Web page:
It’s good to be out of the eye of the storm
Published 12:02 am Wednesday, August 31, 2011
It sure was nice to be cool and dry this weekend.
That wasn’t the case about this time three years ago, and though you may not remember, those are days I’ll never forget.
Hurricane Gustav roared through the Miss-Lou late on Sept. 1, 2008, a Monday.
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High winds and heavy rains sent tree limbs tumbling. But just like always, power lines were ready and waiting to catch the falling limbs, breaking their fall but sacrificing our electricity.
Entergy officials confirmed late Monday that every major transmission line that fed Natchez was down. Originally, the power outlook was grim.
Things got gradually better for most of Adams County as the week progressed and electricity was restored, patch-by-patch.
Unfortunately, for the staff of The Natchez Democrat, our office was among the last in town to be reconnected to the power grid.
Our staff spent the better part of four days working from a hot, sticky, air-conditioning-less building. Two small generators powered four or five computers and our printer. We huddled together in a conference room — since it was easier to power up just one room, not the whole building — in the dark for most of the week.
The newspaper had to be printed in neighboring Brookhaven and Vicksburg, adding an extra layer of stress and travel for our staff.
As if the stress of the situation weren’t enough, things were a bit more complicated for two of us.
Kevin and I were married Sept. 6, 2008 — six days after Gustav came to town and one day after the lights came back on at The Democrat.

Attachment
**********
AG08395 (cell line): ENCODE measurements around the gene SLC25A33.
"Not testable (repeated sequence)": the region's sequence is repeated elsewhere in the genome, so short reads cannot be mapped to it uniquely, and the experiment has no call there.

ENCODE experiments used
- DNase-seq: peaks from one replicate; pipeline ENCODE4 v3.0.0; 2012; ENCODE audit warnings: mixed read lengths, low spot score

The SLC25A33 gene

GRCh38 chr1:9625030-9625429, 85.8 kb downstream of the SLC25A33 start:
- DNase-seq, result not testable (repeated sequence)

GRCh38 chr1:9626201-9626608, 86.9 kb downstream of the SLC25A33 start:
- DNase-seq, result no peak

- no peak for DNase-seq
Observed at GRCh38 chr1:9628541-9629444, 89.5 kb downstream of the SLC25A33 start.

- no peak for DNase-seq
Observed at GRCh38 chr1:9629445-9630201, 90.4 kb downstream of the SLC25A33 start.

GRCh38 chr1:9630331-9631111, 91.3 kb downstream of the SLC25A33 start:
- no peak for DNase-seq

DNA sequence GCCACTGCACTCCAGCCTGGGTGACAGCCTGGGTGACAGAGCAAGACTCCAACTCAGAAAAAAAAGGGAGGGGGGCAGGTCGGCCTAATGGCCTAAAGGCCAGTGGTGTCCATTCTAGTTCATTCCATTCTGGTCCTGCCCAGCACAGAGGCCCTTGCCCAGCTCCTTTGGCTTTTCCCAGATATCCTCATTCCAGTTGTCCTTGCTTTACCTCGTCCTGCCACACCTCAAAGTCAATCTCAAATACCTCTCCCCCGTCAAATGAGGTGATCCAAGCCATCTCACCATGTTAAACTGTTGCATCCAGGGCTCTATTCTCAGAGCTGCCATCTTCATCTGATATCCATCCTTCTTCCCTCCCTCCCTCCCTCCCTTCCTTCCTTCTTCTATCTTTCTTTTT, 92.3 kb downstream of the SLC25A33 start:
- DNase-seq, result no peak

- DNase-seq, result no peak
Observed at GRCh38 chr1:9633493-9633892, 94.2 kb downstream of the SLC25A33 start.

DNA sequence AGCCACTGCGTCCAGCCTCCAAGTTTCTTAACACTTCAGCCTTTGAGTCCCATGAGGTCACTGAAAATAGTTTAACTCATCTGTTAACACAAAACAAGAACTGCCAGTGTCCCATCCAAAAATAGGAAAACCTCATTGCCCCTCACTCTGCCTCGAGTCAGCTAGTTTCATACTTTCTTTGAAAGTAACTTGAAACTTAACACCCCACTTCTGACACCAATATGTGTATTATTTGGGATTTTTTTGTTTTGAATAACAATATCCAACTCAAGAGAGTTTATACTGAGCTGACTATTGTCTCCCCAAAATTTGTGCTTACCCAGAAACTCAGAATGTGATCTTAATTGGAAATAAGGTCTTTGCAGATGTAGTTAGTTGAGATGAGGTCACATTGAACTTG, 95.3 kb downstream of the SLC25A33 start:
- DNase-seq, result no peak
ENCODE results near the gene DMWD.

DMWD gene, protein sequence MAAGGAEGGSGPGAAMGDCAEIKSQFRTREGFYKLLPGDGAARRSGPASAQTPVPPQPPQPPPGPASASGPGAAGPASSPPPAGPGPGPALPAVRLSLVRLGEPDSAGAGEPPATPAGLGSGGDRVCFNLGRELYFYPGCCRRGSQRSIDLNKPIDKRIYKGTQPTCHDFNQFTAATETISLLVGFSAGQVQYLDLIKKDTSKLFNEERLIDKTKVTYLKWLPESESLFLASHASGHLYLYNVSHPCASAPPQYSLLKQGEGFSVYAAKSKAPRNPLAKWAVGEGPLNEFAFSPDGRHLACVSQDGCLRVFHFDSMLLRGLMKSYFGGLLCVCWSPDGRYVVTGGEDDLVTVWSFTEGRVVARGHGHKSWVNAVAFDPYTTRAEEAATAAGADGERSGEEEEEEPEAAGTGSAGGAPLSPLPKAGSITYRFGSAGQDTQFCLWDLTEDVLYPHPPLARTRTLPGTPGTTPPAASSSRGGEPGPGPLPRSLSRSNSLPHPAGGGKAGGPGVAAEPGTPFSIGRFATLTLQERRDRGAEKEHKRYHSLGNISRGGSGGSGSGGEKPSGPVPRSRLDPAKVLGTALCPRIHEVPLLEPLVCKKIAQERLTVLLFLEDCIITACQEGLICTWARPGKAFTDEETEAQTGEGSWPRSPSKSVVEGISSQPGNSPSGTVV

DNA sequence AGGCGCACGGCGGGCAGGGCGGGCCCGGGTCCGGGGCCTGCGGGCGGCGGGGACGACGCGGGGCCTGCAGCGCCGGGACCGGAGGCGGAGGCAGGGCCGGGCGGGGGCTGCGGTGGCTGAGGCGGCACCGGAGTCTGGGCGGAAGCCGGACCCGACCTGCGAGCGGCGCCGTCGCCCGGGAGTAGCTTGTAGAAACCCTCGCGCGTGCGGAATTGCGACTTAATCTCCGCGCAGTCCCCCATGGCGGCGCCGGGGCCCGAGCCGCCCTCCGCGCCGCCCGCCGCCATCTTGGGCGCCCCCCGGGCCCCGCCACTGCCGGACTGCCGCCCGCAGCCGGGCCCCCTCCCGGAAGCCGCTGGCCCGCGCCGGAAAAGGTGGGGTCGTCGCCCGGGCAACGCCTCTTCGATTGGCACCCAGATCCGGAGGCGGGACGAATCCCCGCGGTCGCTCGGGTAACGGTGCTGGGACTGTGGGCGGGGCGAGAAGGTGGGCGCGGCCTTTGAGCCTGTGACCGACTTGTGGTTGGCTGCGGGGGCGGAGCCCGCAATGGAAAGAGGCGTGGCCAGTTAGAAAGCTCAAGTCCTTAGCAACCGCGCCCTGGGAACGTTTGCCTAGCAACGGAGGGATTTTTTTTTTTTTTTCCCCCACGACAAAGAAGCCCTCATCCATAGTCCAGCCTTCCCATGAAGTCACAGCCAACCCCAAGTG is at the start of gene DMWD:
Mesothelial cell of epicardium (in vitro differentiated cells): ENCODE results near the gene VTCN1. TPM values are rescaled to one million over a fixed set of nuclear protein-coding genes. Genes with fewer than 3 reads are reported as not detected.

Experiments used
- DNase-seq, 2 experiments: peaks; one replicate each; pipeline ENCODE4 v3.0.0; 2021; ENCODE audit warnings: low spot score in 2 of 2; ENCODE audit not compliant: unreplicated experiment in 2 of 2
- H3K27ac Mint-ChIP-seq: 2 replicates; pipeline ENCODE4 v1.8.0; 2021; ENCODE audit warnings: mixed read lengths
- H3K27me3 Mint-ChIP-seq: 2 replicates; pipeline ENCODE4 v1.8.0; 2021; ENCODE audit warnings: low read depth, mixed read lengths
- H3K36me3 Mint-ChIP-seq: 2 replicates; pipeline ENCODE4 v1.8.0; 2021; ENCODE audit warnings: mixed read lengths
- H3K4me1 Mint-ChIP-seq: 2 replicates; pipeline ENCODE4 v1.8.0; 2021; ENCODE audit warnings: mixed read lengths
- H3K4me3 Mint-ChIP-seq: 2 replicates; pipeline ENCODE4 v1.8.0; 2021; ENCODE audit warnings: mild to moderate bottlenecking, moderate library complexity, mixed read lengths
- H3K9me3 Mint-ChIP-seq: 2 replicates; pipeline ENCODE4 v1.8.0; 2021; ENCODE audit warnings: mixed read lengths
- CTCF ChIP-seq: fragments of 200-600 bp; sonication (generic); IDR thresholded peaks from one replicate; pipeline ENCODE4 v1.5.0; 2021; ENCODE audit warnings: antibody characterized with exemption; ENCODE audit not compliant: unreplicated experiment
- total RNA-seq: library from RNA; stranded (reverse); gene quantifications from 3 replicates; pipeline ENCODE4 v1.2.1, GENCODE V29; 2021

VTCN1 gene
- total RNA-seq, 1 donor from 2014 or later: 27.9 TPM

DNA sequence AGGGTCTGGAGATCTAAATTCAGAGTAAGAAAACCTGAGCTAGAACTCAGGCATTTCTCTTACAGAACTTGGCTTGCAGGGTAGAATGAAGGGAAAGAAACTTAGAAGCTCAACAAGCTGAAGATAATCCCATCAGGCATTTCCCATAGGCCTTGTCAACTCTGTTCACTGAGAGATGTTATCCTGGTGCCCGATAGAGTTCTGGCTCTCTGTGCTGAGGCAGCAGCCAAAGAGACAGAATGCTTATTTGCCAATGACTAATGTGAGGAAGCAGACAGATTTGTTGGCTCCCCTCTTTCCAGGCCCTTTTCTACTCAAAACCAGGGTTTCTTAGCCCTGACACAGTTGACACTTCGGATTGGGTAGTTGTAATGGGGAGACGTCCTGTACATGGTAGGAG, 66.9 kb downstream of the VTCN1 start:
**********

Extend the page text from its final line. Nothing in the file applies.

It was a date we weren’t sure we’d make late on the night of Sept. 1 after we’d weaved our way through a storm-ravaged Natchez in search of a building — fittingly, Entergy’s office — with enough power to get the first night’s newspaper e-mailed to an out of town printer.
Late last week, we found ourselves reliving some of the same hurricane memories.
This time, though, we were in an air-conditioned office, with lights blaring and no place in particular we had to be.
Hurricane Irene — though not nearly as bad as the TV news media hyped her to be — still managed to cause us some stress Friday.
The company that owns our newspaper also owns four community newspapers along the eastern coastline — three in North Carolina and one in Virginia.
With the storm eyeing our friends to the north, we did what we could from afar to help them prepare for the worst. It’s always good to have a friend with a good Internet connection and a brain fully fueled by air conditioning when yours is not. We learned that during Katrina and Gustav.
Thankfully, their staffs and buildings fared OK. All four towns saw significant damage, but not what was originally feared.
As we celebrated the week before our third anniversary by watching non-stop Irene coverage, I was thankful that the storm wasn’t headed for the gulf — this time anyway.
Julie Cooper is the managing editor of The Natchez Democrat. She can be reached at 601-445-3551 or firstname.lastname@example.org.